The author thanks John Fredland and Kurt Blumenau for their article recommendations, Laura Peebles for her fact-checking, Len Levin for his copy-editing, and Lisa Gattie for her meaningful input.
Besides the sources cited in the Notes, the author consulted Baseball-Reference.com, Retrosheet.org, and TheBaseballCube.com.
1 As of the 2022 season, the park was known as Sahlen Field.
2 Buffalo eventually hosted major-league baseball games. During the COVID-19 pandemic, the Toronto Blue Jays played several games using Sahlen Field as their home ballpark. On August 11, 2020, the Blue Jays defeated the Miami Marlins when Buffalo hosted its first major-league game in over 100 years.
3 International League of Professional Baseball Clubs, “International League – Where They Finished,” International League Record Book 2008 (Toledo, Ohio: The International League of Professional Baseball Clubs, 2008), 18.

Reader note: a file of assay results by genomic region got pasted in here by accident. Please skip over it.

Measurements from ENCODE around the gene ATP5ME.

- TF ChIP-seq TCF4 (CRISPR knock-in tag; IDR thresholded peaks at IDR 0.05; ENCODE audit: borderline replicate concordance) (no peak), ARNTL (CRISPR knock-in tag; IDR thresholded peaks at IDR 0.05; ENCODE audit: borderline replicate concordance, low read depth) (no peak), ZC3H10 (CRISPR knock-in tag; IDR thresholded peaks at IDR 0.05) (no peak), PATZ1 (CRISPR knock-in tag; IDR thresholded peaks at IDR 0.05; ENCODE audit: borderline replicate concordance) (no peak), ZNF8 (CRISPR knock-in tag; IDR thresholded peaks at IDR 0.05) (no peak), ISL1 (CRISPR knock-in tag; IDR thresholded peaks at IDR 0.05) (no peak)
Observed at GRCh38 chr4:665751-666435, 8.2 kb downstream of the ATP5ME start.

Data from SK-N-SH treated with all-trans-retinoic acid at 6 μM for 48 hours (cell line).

4 Buffalo Bisons Media Relations Department, 2019 Media Guide (Buffalo, New York: Buffalo Bisons, 2019), 104. The record still stood of June 2022. Of note, different sources report differing attendance figures for the 1993 Ottawa Lynx. For example, the IL 2008 Media Guide, 1998 Buffalo Bisons Media Guide, and 2019 Buffalo Bisons Media Guide reported 693,043 patrons. An archived web site from the Ottawa Lynx states a 1993 attendance over 693,000. (https://web.archive.org/web/20080606223613/http://web.minorleaguebaseball.com/ballpark/page.jsp?ymd=20050518&content_id=7018&vkey=ballpark_t501&fext=.jsp&sid=t501). Two Ottawa newspaper articles note 674,259 for the year’s attendance (Wayne Scanlan, “Playoff Fever Definitely Lacking on a Rainy Day in Ottawa,” Ottawa Citizen, September 7, 1993: 43, and Michael Prentice, Kids Catching a Break from Rough Riders in ’94,” Ottawa Citizen, December 26, 1993: 41.) Finally, TheBaseballCube.com and StatsCrew.com list 663,926.